Direct students' attention to one picture on the board. As a whole class have students brainstorm possible events and characters this picture illustrates about segregation. Place the words or phrases under the following headings on the board as students share their ideas. Have students fill this information in on their worksheets.

Characters Setting Situation Feelings Vocabulary

Step 4. Modeling / Examples:

Use one character from the class table. Model writing a narrative on the board from the character's point of view by calling on students to give the details. Encourage students to describe the picture and to invent an original story related to the segregation illustrated in the picture. Decide as a class either to tell the story that leads up to the picture, or to narrate the events that follow the picture. Write events in chronological order on the board as well as including the character's feelings and thoughts.

Step 5. Checking for Understanding:

Have students evaluated the story written on the board that they created by checking the blank before each element of narrative writing that they find in the class story about segregation.

1. _____ One character's point of view.

2. _____ Details about the character.

3. _____ Details about the setting.

4. _____ Details about the situation.

5. _____ The story was in the correct chronological order.

6. _____ The narrative contained feelings and thoughts.

Circulate as students work to check for understanding. Call on students to share their evaluation to be sure all students understand the content.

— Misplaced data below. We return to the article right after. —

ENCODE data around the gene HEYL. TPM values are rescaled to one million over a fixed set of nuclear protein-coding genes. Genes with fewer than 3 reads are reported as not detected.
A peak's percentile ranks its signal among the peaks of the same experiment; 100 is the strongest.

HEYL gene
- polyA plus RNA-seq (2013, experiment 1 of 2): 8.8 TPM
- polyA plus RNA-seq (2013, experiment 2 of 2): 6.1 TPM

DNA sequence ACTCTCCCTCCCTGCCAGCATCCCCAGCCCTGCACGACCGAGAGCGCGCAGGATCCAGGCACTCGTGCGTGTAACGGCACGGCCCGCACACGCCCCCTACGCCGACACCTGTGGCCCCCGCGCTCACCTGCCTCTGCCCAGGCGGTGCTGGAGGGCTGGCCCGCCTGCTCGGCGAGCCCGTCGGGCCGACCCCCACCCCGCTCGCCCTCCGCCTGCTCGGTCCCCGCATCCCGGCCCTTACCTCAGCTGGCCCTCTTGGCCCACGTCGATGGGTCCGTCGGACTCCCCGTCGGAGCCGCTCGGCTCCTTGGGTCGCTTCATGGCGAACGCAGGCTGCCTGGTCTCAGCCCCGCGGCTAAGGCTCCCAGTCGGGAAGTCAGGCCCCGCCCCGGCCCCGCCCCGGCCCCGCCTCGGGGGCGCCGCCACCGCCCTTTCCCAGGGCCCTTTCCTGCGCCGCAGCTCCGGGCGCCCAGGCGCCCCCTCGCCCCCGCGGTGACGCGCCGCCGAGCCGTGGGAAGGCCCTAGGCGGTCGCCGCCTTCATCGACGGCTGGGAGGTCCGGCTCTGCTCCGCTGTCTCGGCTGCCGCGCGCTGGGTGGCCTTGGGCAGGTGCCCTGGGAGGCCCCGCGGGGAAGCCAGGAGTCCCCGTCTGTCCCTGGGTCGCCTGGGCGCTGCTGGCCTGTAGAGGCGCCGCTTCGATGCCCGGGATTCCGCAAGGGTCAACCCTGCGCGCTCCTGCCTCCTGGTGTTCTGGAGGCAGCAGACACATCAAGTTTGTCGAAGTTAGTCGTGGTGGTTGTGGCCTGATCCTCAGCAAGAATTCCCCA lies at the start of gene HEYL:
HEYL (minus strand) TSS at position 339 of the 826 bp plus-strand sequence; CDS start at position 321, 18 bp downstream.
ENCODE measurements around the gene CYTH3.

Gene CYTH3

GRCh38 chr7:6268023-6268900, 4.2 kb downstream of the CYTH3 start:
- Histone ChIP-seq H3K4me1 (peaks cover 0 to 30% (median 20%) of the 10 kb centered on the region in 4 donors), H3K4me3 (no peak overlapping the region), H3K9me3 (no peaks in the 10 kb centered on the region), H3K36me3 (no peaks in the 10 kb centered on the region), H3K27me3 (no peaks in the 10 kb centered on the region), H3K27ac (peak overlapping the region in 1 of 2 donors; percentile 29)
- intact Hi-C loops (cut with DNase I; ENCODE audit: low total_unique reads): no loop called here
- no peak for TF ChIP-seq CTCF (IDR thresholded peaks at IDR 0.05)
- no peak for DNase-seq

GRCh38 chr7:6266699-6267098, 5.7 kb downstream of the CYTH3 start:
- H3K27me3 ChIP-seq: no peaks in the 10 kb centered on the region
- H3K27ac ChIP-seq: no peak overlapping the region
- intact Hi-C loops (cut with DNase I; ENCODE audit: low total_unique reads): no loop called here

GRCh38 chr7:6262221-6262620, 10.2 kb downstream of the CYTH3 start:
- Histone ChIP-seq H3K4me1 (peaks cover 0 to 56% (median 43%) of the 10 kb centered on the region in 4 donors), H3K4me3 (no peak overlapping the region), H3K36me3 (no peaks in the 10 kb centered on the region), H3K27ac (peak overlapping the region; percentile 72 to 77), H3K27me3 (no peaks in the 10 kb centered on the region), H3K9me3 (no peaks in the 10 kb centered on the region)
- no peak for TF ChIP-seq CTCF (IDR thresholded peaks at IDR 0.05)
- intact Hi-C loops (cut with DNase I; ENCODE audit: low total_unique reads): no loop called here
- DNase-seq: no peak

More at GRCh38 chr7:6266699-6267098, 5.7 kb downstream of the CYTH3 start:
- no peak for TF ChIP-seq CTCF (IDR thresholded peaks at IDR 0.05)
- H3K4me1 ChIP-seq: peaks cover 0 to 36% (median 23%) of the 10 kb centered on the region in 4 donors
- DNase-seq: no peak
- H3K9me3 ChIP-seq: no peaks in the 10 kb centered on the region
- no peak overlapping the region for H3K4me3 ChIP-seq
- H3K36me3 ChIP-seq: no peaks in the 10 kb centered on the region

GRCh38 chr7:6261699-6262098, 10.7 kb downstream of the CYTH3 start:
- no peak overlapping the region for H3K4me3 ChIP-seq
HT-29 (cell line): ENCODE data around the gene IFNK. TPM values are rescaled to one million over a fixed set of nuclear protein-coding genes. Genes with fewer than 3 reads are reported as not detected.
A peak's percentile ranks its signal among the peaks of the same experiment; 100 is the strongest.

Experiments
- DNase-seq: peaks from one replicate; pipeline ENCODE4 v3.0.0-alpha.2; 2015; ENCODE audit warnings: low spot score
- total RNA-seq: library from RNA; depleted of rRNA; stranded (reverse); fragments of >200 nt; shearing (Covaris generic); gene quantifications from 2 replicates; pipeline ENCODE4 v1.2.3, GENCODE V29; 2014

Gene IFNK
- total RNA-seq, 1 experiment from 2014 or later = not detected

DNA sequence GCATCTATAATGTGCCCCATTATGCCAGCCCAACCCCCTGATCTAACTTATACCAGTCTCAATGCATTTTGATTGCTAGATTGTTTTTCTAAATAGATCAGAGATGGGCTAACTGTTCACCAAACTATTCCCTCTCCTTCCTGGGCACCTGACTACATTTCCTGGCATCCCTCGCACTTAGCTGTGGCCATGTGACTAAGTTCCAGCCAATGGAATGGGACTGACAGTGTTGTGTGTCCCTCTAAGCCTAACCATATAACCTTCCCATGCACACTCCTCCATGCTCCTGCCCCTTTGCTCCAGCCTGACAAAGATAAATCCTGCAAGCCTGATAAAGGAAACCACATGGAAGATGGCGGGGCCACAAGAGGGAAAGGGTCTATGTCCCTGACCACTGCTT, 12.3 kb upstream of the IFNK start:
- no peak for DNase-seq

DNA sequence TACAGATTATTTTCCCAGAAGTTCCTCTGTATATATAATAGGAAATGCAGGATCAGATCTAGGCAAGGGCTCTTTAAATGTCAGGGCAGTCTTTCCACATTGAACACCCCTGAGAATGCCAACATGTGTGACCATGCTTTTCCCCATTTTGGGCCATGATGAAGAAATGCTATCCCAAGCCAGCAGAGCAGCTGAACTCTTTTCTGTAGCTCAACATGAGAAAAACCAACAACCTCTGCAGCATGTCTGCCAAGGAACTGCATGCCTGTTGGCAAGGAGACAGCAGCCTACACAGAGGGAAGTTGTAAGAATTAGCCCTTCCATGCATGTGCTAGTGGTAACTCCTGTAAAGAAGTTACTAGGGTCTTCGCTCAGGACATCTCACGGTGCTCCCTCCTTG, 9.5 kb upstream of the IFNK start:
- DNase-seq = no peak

Step 6. Guided Practice:

Using the picture that they were assigned (or the one they bought from home) students will brainstorm possible events and characters by filling their ideas in the same table used in step 3:

Characters Setting Situation Feelings Vocabulary

Circulate to check for understanding.

Step 7. Independent Practice:

Have students choose one character from the table and write a narrative similar to the one modeled for them in step 4 from that character's point of view. Students will invent an original story related to the segregation illustrated in the picture. They will decide whether to tell the story that leads up to the picture, or to narrate the events that follow the picture. They will write events in chronological order and write about the character's feelings and thoughts.

Step 8. Closure:

Students will be evaluated using the same rubric used in step five, Checking for Understanding. Refer students to that assessment rubric and ask students to give the example from the story previously written on the board to illustrate each area from the rubric. The stories can be assigned as homework or completed as class work as per the preference of the teacher.

Note: This lesson is modified from Gardner, T. (2004). A Picture's Worth a Thousand Words: From Image to Detailed Narrative, from http://www.readwritethink.org/lessons/lesson_view.asp?id=116 .

Source by Trina Allen